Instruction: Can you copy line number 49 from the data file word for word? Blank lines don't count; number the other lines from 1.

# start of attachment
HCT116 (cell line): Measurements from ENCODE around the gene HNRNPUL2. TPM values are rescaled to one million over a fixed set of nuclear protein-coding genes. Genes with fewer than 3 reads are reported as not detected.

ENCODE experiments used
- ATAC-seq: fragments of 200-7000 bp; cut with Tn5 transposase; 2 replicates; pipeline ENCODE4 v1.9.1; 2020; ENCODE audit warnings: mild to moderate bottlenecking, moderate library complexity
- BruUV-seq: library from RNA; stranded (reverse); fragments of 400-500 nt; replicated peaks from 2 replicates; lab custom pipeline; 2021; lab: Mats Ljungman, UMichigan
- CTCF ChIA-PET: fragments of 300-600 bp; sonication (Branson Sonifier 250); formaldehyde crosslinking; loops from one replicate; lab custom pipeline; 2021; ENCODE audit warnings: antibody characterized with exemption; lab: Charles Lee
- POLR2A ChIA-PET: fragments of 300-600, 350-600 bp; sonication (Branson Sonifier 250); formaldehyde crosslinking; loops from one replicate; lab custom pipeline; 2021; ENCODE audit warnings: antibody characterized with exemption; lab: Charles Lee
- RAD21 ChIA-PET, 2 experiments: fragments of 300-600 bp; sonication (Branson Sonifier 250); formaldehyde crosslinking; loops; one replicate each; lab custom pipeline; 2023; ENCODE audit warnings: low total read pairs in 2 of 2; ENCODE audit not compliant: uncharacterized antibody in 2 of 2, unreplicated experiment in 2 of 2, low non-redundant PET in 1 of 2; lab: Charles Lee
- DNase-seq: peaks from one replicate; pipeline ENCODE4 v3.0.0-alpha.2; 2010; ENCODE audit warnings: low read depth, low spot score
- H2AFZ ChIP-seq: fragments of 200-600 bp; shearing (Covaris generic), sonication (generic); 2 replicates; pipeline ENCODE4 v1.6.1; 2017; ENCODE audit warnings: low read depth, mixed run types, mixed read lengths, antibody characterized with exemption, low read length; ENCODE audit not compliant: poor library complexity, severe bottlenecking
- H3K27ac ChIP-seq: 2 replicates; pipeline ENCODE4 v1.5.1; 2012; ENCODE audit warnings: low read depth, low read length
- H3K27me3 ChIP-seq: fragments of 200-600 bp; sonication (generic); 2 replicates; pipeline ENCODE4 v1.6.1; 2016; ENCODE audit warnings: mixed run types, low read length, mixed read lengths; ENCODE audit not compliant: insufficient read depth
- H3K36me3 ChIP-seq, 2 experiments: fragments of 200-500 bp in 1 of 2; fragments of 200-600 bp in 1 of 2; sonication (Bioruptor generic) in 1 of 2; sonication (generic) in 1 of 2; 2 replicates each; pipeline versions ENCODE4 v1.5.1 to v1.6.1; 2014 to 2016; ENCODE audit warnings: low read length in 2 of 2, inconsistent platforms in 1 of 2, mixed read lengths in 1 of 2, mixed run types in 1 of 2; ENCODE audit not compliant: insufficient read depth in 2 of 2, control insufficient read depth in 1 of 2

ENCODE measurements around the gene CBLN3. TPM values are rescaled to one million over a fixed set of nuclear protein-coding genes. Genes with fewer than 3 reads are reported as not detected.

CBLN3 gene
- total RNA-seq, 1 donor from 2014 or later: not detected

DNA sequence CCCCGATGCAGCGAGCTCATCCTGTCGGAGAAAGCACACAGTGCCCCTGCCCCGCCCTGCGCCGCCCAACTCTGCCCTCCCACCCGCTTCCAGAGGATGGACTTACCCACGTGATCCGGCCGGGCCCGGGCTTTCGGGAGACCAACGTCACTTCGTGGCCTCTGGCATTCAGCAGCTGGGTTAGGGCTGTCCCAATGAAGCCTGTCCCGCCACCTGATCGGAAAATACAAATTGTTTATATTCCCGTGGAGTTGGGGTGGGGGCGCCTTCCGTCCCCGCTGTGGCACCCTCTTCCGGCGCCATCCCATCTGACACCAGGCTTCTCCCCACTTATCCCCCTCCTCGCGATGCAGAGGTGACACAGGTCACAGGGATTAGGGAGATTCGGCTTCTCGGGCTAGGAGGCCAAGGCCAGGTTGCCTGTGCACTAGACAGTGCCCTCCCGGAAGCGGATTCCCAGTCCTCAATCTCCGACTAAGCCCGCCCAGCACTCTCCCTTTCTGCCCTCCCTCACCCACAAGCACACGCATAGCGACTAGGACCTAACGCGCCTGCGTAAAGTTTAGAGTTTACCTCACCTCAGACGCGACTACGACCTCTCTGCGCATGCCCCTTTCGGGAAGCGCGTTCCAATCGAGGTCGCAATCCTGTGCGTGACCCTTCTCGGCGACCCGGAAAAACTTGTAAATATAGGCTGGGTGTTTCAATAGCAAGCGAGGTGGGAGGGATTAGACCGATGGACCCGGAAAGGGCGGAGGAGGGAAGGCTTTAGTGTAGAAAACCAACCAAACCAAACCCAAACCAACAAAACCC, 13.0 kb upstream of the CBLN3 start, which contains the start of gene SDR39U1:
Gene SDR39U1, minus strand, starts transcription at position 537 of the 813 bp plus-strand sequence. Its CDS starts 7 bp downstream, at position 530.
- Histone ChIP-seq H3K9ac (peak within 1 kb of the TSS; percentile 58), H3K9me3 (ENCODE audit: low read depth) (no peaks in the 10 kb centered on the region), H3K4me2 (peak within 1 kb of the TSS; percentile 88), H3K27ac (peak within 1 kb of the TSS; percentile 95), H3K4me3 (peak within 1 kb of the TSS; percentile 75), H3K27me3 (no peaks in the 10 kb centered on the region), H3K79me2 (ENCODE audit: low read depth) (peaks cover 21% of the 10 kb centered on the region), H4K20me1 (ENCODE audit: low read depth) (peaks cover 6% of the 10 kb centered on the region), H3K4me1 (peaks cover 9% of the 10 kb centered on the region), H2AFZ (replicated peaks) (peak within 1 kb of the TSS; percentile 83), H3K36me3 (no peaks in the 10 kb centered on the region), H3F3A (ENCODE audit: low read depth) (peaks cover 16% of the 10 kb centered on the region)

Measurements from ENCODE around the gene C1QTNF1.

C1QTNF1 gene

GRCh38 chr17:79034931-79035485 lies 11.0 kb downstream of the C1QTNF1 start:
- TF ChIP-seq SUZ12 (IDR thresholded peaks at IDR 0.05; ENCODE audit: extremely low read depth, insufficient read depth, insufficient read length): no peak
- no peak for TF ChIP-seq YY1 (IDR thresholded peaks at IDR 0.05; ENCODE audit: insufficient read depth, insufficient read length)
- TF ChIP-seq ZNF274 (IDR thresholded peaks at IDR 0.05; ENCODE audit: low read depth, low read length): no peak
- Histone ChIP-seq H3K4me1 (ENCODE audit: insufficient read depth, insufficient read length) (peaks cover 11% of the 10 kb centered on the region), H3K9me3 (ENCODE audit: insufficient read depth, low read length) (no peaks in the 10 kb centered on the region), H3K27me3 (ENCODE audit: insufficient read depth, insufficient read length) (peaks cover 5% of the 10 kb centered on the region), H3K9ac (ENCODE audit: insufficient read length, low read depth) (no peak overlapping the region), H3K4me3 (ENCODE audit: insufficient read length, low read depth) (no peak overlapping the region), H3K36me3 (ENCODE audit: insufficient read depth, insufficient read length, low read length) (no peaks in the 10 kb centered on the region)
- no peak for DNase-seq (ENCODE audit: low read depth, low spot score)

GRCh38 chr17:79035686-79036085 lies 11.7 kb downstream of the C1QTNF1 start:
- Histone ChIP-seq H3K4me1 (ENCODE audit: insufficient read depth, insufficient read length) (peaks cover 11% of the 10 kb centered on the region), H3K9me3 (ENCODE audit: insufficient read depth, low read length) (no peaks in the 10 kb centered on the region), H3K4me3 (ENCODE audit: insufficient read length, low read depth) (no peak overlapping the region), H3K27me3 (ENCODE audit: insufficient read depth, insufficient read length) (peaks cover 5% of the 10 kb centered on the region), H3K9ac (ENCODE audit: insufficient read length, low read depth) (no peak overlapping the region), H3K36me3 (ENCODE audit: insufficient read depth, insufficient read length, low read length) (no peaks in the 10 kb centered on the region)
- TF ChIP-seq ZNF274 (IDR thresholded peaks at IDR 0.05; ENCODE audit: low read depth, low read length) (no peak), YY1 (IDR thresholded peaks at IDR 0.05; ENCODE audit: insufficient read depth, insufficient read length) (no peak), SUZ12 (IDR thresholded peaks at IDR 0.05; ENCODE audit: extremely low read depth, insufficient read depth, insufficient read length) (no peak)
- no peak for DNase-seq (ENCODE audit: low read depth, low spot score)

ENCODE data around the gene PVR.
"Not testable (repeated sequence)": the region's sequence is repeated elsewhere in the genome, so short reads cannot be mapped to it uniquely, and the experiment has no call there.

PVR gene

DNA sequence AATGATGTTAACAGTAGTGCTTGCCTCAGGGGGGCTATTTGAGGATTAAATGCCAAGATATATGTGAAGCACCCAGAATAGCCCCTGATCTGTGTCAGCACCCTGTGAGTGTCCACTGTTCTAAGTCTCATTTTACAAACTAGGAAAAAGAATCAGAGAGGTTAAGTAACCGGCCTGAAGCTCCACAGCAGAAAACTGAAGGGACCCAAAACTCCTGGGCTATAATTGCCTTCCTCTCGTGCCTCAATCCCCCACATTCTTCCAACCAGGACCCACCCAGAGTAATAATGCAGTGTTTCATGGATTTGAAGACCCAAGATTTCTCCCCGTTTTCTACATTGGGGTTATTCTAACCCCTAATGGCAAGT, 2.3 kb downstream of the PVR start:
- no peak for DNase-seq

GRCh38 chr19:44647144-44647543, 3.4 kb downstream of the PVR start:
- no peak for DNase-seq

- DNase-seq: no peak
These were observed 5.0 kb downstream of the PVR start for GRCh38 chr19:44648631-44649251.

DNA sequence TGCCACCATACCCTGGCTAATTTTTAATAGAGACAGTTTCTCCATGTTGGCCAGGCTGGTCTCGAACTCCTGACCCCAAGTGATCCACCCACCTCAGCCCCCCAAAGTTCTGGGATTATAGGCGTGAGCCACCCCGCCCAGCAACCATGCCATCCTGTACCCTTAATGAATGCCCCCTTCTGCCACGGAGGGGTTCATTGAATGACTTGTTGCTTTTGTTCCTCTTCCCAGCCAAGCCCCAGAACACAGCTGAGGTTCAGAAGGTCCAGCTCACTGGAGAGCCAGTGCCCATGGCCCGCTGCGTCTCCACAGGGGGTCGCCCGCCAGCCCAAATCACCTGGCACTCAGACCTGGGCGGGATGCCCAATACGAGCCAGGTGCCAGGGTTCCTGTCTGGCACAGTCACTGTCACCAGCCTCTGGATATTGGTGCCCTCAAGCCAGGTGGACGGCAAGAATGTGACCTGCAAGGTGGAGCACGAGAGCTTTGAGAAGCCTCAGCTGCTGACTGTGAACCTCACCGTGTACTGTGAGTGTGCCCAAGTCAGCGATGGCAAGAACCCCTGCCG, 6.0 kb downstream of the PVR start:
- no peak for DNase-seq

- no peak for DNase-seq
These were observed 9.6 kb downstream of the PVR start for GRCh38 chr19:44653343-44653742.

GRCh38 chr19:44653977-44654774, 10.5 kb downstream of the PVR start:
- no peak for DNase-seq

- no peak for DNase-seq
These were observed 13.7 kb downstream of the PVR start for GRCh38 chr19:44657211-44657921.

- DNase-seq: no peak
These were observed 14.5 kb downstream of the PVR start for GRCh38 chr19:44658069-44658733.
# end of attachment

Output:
These were observed 14.5 kb downstream of the PVR start for GRCh38 chr19:44658069-44658733.